/ 29 December 2021

55 people killed on Western Cape roads during holiday season week

Drivers, Law Enforcement And Pedestrians Urged To Do More To Combat Road Fatalities

The Western Cape reported 55 road fatalities during the peak holiday season over a period of seven days from 20 to 27 December. Of these, 14 pedestrians were killed, more than half of whom had been drinking while nearly 40% were recorded as drunk. 

Results of the provincial traffic services traffic operations were released on Wednesday, 29 December.

Of the nearly 35 000 vehicles stopped and searched, 5 873 fines were issued for traffic violations amounting to just more than R8.7-million. 

A total of 279 speeding offences were recorded with the highest speed being 163km/h in a 120km/h speed zone. There were 68 arrests made for violations of the National Road Traffic Act, Criminal Procedure Act and Disaster Management Act over the seven days. Thirty-nine of those arrested were people driving under the influence of alcohol. 

Western Cape transport and public works head Daylin Mitchell said he was seriously   concerned about the large number of drunk drivers arrested.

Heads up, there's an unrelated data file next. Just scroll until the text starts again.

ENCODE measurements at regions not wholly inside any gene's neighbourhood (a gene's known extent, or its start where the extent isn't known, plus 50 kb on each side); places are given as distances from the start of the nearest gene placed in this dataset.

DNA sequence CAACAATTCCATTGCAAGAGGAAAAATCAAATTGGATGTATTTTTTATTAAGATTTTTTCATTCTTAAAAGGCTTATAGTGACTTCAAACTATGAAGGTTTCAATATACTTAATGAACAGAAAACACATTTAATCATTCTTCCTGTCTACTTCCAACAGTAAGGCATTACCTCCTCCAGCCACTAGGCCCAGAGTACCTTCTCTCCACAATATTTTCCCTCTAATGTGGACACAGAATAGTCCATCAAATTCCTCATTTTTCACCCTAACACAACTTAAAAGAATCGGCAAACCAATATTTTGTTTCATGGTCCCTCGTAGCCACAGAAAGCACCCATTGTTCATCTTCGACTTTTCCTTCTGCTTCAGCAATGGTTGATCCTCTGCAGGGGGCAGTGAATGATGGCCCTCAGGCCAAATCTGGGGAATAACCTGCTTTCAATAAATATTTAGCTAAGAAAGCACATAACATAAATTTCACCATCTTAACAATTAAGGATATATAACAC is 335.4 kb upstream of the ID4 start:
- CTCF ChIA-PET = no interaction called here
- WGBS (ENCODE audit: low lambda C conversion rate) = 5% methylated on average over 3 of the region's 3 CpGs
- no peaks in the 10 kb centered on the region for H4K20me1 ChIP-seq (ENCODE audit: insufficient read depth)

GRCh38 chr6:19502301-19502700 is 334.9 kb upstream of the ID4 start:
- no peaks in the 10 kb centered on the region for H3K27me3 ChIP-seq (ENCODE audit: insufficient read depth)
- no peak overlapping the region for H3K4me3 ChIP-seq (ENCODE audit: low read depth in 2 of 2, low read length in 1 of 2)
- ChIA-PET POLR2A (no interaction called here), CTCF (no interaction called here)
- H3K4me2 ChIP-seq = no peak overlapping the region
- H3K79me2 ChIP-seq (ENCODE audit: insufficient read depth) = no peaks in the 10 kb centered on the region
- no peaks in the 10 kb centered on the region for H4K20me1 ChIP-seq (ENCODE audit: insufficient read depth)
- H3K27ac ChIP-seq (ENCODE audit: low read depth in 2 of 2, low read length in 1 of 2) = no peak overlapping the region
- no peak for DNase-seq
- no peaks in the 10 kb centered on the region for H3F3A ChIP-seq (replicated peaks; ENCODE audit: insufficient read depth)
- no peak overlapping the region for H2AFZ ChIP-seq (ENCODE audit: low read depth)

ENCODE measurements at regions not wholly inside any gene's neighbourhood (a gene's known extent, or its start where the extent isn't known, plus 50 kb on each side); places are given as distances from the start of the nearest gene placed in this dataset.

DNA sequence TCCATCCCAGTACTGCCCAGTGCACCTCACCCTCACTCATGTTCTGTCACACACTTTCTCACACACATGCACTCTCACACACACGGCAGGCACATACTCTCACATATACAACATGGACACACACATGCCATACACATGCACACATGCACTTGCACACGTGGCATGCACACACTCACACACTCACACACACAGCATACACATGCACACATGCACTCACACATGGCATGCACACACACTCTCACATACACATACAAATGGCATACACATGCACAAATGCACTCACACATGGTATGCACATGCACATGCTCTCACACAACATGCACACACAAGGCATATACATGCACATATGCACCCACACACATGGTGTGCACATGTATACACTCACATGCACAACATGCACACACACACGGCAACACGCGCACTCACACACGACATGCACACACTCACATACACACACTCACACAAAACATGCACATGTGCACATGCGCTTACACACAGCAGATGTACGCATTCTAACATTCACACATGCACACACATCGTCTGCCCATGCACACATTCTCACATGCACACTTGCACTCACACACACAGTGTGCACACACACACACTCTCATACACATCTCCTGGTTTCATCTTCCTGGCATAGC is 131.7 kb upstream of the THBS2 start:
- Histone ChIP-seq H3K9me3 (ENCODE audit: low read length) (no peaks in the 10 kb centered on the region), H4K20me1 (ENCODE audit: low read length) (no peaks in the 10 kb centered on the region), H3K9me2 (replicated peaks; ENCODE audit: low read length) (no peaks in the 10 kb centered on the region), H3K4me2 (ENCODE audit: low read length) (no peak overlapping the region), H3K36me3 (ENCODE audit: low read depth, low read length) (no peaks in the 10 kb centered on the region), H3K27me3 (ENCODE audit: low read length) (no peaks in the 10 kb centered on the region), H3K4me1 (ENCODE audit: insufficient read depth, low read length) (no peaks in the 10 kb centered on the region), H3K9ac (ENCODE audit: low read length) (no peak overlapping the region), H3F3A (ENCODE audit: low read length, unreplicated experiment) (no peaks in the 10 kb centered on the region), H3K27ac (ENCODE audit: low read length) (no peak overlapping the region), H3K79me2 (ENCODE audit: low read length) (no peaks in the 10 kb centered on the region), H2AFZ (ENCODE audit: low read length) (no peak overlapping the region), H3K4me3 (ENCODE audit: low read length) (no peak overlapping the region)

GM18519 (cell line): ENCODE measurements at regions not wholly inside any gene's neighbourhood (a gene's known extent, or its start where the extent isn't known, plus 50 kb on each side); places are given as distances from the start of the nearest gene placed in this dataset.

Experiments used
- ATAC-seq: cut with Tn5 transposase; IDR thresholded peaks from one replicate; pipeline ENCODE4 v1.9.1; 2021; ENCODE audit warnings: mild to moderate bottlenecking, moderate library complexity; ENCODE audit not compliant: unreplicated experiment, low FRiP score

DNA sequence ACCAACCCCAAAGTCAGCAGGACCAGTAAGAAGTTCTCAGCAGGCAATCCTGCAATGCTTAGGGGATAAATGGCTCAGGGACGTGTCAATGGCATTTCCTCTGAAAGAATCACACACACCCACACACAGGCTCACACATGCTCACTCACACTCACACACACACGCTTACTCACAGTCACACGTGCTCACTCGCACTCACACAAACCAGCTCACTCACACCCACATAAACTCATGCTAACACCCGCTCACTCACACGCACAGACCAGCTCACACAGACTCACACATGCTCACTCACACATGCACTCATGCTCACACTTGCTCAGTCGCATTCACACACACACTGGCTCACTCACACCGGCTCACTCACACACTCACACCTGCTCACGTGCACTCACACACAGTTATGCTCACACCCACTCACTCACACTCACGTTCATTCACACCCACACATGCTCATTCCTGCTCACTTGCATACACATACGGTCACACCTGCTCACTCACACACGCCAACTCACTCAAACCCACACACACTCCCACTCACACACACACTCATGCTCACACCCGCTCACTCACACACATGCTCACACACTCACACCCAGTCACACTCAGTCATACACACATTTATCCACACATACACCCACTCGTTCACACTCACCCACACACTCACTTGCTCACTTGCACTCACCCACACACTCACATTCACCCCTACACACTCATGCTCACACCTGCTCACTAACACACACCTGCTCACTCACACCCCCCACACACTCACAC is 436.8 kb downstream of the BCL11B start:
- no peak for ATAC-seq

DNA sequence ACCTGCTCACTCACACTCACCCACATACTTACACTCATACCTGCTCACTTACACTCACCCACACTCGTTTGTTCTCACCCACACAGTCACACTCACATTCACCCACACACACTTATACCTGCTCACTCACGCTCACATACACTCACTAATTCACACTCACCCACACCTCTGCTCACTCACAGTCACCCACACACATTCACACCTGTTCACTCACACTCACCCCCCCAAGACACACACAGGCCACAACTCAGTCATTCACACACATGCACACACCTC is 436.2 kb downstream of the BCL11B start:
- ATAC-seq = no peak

“Driving when you have been drinking is dangerous, regardless of how much, or how little, you drink. Alcohol affects your judgement and slows down your ability to respond in an emergency,” Mitchell said. 

“An error of judgement may mean killing or injuring someone on the road, in another vehicle, or in your own vehicle … The consequences of irresponsible driving behaviour may be with you for the rest of your life.” 

Eighteen of the 55 road fatalities were drivers. The number of motorists driving under the influence is not yet known. 

The provincial traffic results for the past week were released days after Transport Minister Fikile Mbalula announced a 142% increase in fatal crashes nationwide since the start of the festive season compared to the previous year – when Covid-19 travelling restrictions were in place. 

Six provinces recorded a hike in road fatalities. A week ago, on 22 December, Mbalula said the Western Cape had recorded a 49.3% increase in fatalities from the 71 deaths recorded in 2020. 

Mitchell urged motorists to “behave responsibly while using the road network”, with New Year celebrations and people returning from holiday destinations likely to lead to another spike in traffic volumes over the coming weekend.